As a kid, I revered the Hockey Canada logo. I think it’s an objectively good looking logo but, more than that, it represented something good about Canada. I bought my first Hockey Canada hat in high school and it was my most prized possession for a long time because the people who I looked up to wore that crest. Suffice it to say, the logo has lost a lot of its symbolic lustre.
On June 22, 2022, the Canadian Minister of Sport, Pascal St-Onge announced that the government would freeze the federal funding provided to Hockey Canada as a response to the organization’s handling of a sexual assault lawsuit. St-Onge explained that the decision was made after Hockey Canada executives were questioned during a Standing Committee on Canadian Heritage hearing and they were unable to provide accountable answers for their handling of the sexual assault allegations against members of the 2018 World Junior team.
I was pretty surprised when the Minister made this announcement because in previous conversations with the Minister of Heritage’s office about how Hockey Canada has handled anti-racism, it was made clear that punitive measures would not be used as a way to hold Hockey Canada (or any national sport organization) to a particular standard. We (the team behind the Policy Paper on Anti-Racism) were told that the Minister’s Office prefers to incentivize national sport organizations than punish them for not meeting expectations. The fact that federal funding only makes up 6% of Hockey Canada’s total revenue sources was another reason why withholding funding was not seen as realistic, simply because the amount withheld wouldn’t really affect them. However, as we have seen with St-Onge’s announcement, the amount isn’t nearly as important as the principle and the statement it sends. It also opened the door for corporate sponsors to follow suit. I applaud the decision to withhold funding as a mechanism to hold Hockey Canada accountable for its conduct around sexual assault, and I hope that this is now an option for all national sport organizations with respect to any form of negligence and misconduct.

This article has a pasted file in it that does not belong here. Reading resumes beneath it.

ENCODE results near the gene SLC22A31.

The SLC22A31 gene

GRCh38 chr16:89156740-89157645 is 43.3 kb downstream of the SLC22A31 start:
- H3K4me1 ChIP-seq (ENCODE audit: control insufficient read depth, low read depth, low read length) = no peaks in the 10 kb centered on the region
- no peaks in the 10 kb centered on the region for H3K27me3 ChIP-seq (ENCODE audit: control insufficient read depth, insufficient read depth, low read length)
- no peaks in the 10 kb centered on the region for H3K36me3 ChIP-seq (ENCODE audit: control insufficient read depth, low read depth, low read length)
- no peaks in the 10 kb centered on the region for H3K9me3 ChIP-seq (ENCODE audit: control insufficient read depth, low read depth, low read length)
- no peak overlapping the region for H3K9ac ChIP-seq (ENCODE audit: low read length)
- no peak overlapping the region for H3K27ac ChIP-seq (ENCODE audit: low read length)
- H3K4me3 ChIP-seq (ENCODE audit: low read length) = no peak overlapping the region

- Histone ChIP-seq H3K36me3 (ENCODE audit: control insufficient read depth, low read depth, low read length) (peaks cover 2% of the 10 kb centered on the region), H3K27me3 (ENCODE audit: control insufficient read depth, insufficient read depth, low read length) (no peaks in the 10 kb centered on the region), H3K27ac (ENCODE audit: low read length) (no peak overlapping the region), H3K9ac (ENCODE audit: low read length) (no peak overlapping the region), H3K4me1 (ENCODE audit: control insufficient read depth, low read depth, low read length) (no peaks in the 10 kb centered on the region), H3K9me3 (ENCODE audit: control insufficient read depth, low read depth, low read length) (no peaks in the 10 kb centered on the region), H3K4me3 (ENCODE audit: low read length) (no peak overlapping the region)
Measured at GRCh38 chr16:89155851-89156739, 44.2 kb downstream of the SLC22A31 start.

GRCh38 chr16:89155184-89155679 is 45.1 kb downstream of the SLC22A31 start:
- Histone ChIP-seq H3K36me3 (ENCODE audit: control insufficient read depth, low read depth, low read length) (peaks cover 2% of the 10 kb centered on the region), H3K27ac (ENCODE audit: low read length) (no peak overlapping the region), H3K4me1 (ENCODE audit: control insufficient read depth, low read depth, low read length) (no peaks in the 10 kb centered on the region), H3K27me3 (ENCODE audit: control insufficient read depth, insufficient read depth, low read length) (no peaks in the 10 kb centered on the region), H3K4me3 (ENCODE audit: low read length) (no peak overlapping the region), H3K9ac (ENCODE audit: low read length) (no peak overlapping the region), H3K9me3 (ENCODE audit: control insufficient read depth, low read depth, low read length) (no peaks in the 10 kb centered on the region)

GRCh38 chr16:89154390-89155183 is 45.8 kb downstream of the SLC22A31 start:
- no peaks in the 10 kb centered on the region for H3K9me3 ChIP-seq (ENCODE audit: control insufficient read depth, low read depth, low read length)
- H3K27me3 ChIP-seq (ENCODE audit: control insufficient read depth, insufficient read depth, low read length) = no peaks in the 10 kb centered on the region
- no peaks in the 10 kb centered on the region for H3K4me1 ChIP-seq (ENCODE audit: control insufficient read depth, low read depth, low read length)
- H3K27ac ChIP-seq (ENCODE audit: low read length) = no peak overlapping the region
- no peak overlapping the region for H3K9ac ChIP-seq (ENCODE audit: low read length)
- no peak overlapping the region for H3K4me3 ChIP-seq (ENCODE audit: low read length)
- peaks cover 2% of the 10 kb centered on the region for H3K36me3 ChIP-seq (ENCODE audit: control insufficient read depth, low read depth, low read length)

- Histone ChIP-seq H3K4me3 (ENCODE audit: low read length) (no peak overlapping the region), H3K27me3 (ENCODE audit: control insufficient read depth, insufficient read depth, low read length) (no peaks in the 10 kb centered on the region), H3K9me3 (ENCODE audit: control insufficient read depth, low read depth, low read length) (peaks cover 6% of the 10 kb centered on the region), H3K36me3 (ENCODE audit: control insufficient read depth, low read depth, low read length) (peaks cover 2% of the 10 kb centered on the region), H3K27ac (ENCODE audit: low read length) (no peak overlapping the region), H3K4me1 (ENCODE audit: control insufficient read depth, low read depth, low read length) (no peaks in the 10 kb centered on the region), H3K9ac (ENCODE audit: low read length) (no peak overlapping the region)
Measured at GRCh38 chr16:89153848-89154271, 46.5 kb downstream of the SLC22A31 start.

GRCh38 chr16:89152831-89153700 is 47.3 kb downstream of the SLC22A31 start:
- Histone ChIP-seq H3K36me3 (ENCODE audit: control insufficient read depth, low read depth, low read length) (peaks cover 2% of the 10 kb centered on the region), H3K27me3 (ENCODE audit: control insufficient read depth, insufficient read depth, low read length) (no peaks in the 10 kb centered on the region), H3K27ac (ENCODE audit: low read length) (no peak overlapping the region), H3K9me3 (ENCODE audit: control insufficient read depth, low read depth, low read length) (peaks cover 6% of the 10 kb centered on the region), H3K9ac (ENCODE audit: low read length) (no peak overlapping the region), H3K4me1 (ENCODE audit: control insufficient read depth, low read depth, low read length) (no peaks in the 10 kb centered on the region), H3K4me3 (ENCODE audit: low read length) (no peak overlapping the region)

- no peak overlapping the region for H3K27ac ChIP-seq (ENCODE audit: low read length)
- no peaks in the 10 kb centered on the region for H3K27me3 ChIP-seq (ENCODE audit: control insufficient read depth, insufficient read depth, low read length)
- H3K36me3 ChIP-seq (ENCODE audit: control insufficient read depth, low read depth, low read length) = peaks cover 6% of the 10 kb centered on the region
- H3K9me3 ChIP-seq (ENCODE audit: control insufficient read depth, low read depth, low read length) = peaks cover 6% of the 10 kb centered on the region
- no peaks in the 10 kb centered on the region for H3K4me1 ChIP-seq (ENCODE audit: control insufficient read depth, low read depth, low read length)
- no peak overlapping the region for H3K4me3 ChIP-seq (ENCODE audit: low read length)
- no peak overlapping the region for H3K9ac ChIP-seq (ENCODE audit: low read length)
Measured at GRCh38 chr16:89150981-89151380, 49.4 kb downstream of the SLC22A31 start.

Now, to be clear, when we had our meetings with the Heritage Office, St-Onge was not the Minister of Sport. At that time, the sport portfolio had been folded under the larger Heritage banner with Steven Guilbeault as the Minister. Does this move prove the importance of having a specific Minister of Sport? Was this decision made because St-Onge is a woman? Or was the decision around funding made because there was a lawsuit involved? Perhaps all of these things were factors in the decision to freeze federal funding.